Rob Marrs, Emeritus Professor of Applied Plant Biology at the University of Liverpool, assessed the cool burn conducted in March 2021 and found that it removed just 10 to 15 per cent of the plant mass. The stalks are generally left behind and were covered in charcoal,  potentially trapping carbon. In fact on examination the stalks were found to be made up of 50% carbon.

Geoff Eyre believes that the alternative, cutting the vegetation, does not produce the same results: “Where cutting is used as a moorland management tool, the vegetation is often left to rot, which can release methane, the worst of the greenhouse gases. By contrast, a quick, managed burn allows the plants to regenerate quickly, locking up more carbon in the process and the charcoal layer also means that carbon can’t breakdown and escape.”


1st November 2021

Students from the University of Hull spent a day on Spaunton Moor in the North York Moors this week studying upland conservation. Dr Alastair Ward, Head of the Department of Biological and Marine Sciences at the University of Hull, organised the visit to provide an opportunity for the students to gain a better understanding of […]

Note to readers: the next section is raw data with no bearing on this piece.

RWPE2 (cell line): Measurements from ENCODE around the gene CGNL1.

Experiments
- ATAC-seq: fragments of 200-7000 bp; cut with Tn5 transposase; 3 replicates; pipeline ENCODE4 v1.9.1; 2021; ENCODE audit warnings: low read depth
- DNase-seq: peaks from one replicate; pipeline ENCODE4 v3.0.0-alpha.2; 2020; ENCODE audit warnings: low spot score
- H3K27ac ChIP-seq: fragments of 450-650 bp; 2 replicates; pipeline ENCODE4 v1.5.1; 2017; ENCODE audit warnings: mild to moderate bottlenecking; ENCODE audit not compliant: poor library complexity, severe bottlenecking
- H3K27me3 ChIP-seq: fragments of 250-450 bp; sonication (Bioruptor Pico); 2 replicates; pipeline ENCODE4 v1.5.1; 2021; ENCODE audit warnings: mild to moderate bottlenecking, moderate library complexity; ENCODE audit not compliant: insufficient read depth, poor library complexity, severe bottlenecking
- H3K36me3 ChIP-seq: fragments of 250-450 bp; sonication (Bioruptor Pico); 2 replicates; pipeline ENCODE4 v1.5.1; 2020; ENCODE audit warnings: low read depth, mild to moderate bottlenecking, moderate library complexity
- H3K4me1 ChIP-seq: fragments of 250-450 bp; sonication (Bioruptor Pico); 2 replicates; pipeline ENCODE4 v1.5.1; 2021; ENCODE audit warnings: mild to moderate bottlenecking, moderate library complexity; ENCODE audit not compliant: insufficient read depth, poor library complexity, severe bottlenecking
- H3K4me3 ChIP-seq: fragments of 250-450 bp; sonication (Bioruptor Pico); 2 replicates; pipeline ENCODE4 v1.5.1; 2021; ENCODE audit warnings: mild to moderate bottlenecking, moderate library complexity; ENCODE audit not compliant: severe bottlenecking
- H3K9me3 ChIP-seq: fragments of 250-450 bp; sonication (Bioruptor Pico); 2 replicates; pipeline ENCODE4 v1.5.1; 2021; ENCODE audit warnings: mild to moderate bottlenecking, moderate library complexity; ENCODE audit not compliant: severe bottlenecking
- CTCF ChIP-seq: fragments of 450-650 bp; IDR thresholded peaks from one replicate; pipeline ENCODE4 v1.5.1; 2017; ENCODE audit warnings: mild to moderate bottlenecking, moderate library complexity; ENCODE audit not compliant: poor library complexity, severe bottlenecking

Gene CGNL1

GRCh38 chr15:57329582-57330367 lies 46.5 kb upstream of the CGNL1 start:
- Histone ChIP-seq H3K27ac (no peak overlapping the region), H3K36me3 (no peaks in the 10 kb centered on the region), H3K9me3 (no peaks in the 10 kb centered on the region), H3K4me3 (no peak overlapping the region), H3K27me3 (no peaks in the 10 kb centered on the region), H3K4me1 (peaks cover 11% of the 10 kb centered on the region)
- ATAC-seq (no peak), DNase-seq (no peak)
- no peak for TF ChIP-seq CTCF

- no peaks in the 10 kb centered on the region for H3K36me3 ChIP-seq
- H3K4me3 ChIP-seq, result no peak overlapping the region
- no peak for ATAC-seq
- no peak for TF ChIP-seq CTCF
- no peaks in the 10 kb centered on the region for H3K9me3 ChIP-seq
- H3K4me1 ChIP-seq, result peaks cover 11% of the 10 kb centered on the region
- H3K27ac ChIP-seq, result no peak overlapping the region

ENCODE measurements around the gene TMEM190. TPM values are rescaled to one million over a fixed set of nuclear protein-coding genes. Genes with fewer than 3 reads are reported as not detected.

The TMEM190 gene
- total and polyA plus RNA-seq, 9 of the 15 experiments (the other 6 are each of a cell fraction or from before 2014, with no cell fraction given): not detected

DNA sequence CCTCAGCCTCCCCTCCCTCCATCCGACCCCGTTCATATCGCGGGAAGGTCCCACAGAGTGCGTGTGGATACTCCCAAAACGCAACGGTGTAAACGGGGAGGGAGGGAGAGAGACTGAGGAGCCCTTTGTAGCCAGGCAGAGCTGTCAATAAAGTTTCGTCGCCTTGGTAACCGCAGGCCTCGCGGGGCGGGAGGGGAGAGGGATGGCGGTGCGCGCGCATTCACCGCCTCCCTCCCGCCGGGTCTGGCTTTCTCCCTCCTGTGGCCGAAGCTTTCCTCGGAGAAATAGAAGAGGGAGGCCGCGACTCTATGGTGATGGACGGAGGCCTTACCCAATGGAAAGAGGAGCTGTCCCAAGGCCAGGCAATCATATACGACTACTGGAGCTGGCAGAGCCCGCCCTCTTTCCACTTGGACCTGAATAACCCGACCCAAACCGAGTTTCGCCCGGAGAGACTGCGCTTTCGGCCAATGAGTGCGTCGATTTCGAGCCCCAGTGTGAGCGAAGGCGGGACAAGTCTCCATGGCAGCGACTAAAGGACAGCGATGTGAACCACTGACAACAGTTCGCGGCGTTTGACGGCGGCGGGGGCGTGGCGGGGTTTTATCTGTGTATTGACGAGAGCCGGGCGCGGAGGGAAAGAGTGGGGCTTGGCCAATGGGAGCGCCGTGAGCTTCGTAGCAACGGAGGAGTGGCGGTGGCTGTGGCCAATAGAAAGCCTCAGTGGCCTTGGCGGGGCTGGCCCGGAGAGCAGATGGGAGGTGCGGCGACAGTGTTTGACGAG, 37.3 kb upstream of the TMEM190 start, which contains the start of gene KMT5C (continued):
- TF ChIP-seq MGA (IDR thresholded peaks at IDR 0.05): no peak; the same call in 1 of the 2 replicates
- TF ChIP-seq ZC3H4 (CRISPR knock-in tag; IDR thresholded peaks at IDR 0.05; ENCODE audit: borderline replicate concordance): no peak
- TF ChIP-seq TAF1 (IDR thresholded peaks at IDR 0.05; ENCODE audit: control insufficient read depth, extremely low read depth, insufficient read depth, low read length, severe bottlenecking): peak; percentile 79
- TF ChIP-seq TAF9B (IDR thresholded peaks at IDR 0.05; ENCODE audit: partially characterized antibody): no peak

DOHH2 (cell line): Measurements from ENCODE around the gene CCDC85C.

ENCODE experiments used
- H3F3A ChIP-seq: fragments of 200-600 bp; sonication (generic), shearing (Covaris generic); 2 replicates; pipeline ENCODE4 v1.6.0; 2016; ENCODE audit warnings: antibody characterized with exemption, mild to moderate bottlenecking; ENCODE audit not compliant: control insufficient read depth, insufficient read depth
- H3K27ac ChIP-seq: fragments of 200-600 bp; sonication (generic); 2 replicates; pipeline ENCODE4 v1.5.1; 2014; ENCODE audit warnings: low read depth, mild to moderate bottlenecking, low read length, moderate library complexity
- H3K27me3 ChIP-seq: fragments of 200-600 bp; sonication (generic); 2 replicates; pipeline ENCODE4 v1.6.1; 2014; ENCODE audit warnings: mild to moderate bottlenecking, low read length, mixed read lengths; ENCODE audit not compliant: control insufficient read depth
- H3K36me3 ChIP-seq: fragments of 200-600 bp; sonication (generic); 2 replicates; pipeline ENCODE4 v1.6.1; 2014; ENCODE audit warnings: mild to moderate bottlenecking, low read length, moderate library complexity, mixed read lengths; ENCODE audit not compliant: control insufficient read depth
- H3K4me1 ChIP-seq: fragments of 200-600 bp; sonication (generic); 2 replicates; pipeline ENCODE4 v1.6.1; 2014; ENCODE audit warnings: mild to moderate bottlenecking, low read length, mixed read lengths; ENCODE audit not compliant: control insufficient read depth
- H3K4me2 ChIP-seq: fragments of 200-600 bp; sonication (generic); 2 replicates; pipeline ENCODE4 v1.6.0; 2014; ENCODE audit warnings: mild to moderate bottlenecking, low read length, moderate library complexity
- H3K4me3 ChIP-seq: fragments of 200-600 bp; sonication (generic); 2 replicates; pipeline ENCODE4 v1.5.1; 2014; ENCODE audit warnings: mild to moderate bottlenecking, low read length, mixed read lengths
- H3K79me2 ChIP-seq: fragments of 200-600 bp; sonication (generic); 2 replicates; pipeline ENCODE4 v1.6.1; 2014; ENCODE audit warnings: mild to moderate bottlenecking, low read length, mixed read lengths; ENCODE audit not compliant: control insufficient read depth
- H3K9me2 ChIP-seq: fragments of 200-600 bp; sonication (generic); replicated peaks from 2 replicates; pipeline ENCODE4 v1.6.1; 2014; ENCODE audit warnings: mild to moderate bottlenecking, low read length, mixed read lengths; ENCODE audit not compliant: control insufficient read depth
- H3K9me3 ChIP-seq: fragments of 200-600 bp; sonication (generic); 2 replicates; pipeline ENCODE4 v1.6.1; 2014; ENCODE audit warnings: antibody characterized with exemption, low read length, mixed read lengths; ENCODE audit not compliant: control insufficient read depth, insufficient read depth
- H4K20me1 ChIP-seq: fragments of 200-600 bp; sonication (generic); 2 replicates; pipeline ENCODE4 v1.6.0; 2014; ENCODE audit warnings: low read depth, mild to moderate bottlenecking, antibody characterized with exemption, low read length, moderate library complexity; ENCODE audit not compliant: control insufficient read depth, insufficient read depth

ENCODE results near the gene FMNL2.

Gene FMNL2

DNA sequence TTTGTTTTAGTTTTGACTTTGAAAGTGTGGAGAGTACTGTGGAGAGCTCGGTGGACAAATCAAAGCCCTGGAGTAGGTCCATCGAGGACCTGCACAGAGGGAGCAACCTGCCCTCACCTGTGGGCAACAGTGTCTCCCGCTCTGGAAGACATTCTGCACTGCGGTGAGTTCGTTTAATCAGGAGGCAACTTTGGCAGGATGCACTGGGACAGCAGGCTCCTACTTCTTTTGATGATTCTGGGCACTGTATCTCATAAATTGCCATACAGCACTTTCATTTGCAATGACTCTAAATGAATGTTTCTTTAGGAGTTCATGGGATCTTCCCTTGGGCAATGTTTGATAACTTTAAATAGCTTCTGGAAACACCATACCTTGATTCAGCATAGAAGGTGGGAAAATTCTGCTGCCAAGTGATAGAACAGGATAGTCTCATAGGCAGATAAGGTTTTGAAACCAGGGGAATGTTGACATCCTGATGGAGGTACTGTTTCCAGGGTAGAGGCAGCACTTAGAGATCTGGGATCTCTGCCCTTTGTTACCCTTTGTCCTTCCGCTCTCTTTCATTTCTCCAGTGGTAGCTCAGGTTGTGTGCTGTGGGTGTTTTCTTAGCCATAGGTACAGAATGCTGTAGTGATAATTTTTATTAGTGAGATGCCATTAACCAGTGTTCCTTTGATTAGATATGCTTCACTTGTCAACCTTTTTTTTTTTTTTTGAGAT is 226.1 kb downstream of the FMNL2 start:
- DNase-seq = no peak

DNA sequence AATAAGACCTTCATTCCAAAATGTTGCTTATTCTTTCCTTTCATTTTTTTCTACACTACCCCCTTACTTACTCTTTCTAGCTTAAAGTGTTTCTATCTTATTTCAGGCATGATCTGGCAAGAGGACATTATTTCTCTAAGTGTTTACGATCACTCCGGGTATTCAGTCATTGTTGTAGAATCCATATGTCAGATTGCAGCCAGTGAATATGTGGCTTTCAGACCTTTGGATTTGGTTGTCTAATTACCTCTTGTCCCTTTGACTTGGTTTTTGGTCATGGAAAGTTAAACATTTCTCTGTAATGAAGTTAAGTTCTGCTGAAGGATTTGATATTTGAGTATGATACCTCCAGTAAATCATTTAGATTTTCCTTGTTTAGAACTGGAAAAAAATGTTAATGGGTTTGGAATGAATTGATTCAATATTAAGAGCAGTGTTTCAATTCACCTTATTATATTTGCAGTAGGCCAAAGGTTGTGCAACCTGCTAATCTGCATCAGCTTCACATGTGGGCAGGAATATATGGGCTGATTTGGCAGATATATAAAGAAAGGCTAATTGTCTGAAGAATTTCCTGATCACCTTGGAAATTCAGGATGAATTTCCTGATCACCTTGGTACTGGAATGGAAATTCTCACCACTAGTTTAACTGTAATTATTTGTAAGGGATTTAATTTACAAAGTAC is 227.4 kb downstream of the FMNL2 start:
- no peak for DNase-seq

12th October 2021

The Moorland Association, which represents grouse moor owners in England, issued the following statement today in the wake of reports alleging that government legislation which restricts heather burning on deep peat may be being breached. Amanda Anderson, Director of the Moorland Association, said: “The claims that are being made today about alleged breaches of government legislation […]


Did You Know?

75% of Europe’s remaining upland heather moorland is found in the UK – but this area declined alarmingly over the latter part of the last century. The Moorland Association was set up in 1986 to coordinate the efforts of moorland owners and managers to halt this loss, particularly in England and Wales.

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LARGEST EVER CURLEW CONSERVATION PROJECT BEGINS IN YORKSHIRE DALES The largest translocation of curlew eggs ever undertaken begins next week, with 120 eggs due to be transported from the Yorkshire Dales to the south of England to help expand the breeding range of this endangered species. The scheme launched last year with 40 eggs collected from grouse moors and adjacent grassland. The translocation was […]

CURLEW FOUR TIMES AS LIKELY TO FLEDGE CHICKS SUCCESSFULLY ON A GROUSE MOOR World Curlew Day – is an opportunity to celebrate the much-loved curlew. The Moorland Association welcomes new research which shows that curlew are four times as likely to fledge a chick successfully on a grouse moor as on similar habitat without gamekeepers. The research paper by the Game and Wildlife Conservation Trust studied 36 upland […]